In the large optical system any two telescoping heliostats of convenient length and width are held together with positioning slides 8. These restrain their relative motion in any direction except a parallel sliding motion in what can best be described as a telescoping assembly. The lower edges of the lower telescoping heliostats are attached to the structure by pivot 9. Hence, each pair of telescoping heliostats 4 rotate about said pivot 9 to track the sun in elevation. The top portion of the telescoping heliostats are attached to the hydraulic actuator piston rod 10 by the second pivot 11. The hydraulic cylinder 12 is attached to the structure by the third pivot 13. The telescoping heliostats 4 are comprised of a long loop of mylar aluminized plastic sheet 14 stretched by springs 15 between metal rods 16 attached to the telescoping assembly. A plastic cover 17 of transparent tedlar is stretched between metal rods 16 to form a clear protective surface, open at the center, for covering said aluminized plastic sheet 14 against deformation or damage by rain and wind. More expensive materials can be used such as silvered glass, or silver plated aluminum, to provide a front surface specular reflectance of 0.65 to 0.90.
As the hydraulic actuator piston rod 10 shortens or extends said telescoping heliostats 4 slide closer or further apart and change their effective frontal area. This action changes the telescoping heliostats 4, and the hydraulic actuator piston rod 10 must rotate in a manner to pull the assembly away or closer to the vertical. Said hydraulic actuator piston rod 10 changes position by pumping hydraulic fluid from one end of said hydraulic cylinder 12 to the other using commercially available equipment. The number of said telescoping heliostats 4 on this new Cassegrainian optical system depend on the size of the large apparatus and the latitude where it is located.
It is a principal object of this invention to provide a means for combining several optical paths of the apparatus by superimposing concentrated reflections from as many as four said off axis primary replica parabola 1 onto a single focal point area. This is done using the principle of Fresnel optical zones, with exactly the same three dimensional compound curvature, made from corresponding hexagons cast from the same spin cast metal master mold. Refrigerated brine is circulated through said flat secondary reflector 2.
To cause rotation of the off axis optical system one or more flanged wheels 18 on journal bearings 19 are driven in rotary motion by an electric motor 20 that forces said gantry 3 to move in a circular motion around a circular track 21. Feedback of the azimuth position of said flanged wheels 18 is by selsyn transmitter 22 which is rotated by one of the axles 23. The electrical signal from said selsyn transmitter 22 is used to control a computer. Although the preferred embodiment of this invention uses said selsyn transmitter any other means can be used to position the apparatus, including human senses. On the either size specie of the Fresnel optical system each individual mirror is mounted on three adjustment studs 24. A secondary mirror support 25 rotates about said pivot 9 and directs concentrated solar radiation through a mirror penetration 26 to a point behind said off axis primary replica parabola 1 to a solar kiln 27.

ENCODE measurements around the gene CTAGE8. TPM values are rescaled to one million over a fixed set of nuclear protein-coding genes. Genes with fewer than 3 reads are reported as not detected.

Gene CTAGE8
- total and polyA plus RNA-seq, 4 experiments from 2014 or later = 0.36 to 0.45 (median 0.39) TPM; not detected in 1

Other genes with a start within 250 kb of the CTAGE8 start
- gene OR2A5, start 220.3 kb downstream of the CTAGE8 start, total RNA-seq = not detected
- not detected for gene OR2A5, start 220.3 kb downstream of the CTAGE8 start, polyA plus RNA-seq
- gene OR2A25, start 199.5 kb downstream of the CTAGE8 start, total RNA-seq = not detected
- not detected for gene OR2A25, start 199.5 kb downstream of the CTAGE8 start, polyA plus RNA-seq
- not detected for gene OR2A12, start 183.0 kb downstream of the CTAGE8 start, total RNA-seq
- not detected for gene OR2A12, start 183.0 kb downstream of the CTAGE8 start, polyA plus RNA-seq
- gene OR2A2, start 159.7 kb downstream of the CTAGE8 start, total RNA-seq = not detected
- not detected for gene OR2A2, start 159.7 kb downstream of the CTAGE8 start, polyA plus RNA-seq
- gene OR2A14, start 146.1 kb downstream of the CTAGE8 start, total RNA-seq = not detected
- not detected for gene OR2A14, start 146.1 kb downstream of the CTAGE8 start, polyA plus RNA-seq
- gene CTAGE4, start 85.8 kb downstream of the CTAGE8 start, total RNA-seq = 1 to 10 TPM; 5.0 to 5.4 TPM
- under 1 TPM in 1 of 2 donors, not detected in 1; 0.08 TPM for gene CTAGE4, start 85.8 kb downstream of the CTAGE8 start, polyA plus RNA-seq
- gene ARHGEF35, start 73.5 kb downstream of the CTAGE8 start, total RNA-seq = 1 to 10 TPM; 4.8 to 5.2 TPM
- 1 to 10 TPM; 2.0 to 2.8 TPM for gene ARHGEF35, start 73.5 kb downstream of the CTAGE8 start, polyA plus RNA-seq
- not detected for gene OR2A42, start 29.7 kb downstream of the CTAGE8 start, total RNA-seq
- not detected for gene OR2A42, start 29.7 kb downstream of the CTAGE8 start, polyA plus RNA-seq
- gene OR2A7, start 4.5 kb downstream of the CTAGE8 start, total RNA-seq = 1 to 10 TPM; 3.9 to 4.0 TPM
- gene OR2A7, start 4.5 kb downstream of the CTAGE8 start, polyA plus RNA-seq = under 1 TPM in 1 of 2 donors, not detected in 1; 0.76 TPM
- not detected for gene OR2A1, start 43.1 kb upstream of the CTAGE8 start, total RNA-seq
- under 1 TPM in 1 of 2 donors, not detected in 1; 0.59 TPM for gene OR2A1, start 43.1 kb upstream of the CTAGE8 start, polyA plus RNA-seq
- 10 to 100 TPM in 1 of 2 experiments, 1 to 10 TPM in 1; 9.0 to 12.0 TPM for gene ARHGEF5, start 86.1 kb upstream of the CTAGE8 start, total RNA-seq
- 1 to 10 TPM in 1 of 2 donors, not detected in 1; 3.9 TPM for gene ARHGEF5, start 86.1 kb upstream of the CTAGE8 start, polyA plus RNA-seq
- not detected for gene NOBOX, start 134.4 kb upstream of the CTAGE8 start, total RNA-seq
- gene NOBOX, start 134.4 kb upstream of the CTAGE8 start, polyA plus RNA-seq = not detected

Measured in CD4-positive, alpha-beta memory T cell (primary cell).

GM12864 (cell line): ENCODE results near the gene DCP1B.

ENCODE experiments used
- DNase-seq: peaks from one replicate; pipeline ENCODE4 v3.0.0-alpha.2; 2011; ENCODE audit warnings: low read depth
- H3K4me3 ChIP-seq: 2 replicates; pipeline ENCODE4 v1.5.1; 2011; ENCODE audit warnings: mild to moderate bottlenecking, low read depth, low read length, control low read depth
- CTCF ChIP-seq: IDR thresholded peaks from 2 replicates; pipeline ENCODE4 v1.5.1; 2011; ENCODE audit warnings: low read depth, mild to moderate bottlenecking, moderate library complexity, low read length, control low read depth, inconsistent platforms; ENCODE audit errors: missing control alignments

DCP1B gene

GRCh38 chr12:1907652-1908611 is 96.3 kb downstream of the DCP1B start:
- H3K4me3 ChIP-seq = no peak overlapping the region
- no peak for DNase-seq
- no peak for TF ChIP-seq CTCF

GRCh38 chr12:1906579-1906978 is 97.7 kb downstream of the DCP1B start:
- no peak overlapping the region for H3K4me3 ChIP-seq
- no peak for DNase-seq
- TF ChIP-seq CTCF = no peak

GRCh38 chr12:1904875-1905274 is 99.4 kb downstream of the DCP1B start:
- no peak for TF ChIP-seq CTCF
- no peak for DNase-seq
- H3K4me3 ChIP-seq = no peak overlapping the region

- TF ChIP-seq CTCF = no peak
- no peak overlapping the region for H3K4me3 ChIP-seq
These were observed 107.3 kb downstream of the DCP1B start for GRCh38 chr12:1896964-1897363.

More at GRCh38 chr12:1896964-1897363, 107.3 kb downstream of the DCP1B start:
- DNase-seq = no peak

It is a known to the art steam generator used for production of high pressure steam from solar radiation. It is made of tubes 28, arranged in a standard boiler assembly.
A sand bin solar kiln 27 heats the said tubes 28 through a sand bed enthalpy exchanger 31 that produces super heated steam 32 in the upper tubes close to a large pool of molten sodium chloride 33, with black nickel oxide added, by passing concentrated radiation through a high velocity nitrogen inert gas window 34. This solar kiln is used with the very large solar collector because the sand bed enthalpy exchanger 31 is too large to be moved. Said tubes 28 are also used to heat high temperature carbonates and other high temperature liquids such as sulfur, liquid sodium, sodium and potassium liquid alloy, and liquid mercury that has been stabilized for corrosion control by addition of 10 ppm titanium inhibitor dissolved in the mercury to slow the rate of attack on iron pipes at 650 C (1200 F) so that low carbon steel could be used. Other high temperature liquids used are Dowtherm, Caloria 43, Mobiltherm 600, and Therminol 66 when heating intermediate liquids, used to heat water at a location remote from said enthalpy exchanger 31. Pairs of inlet and outlet nozzles 35 are used to elutriate vaporized salt particles and nickel oxide from the top of said enthalpy exchanger 31, and to channel inert gases sent through said inert gas window 34 used as an environmental seal.
The third specie of said solar kiln 27 is an atmospheric pressure operated coal gassifier. It is used to hydrogenate powdered coal to produce relatively cheap, low BTU pipeline gas with carbon monoxide, and hydrogen ebullienting from a fluidized bed 36. The inert gas window 34 at the vessel top allows intense concentrated light to impinge on top of said fluidized bed 36. The radiation is so intense it penetrates deep into said enthalpy exchanger 31 portion of said solar kiln 27.
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|U.S. Classification||126/607, 126/696, 126/685|
|International Classification||F24J2/10, F24J2/18, F24J2/46, F24J2/54|
|Cooperative Classification||F24J2002/108, F24J2/18, Y02E10/47, F24J2/10, F24J2/4625, F24J2/541, F24J2002/5468, F24J2/4649|
|European Classification||F24J2/46E, F24J2/46B20C, F24J2/18, F24J2/10, F24J2/54B4|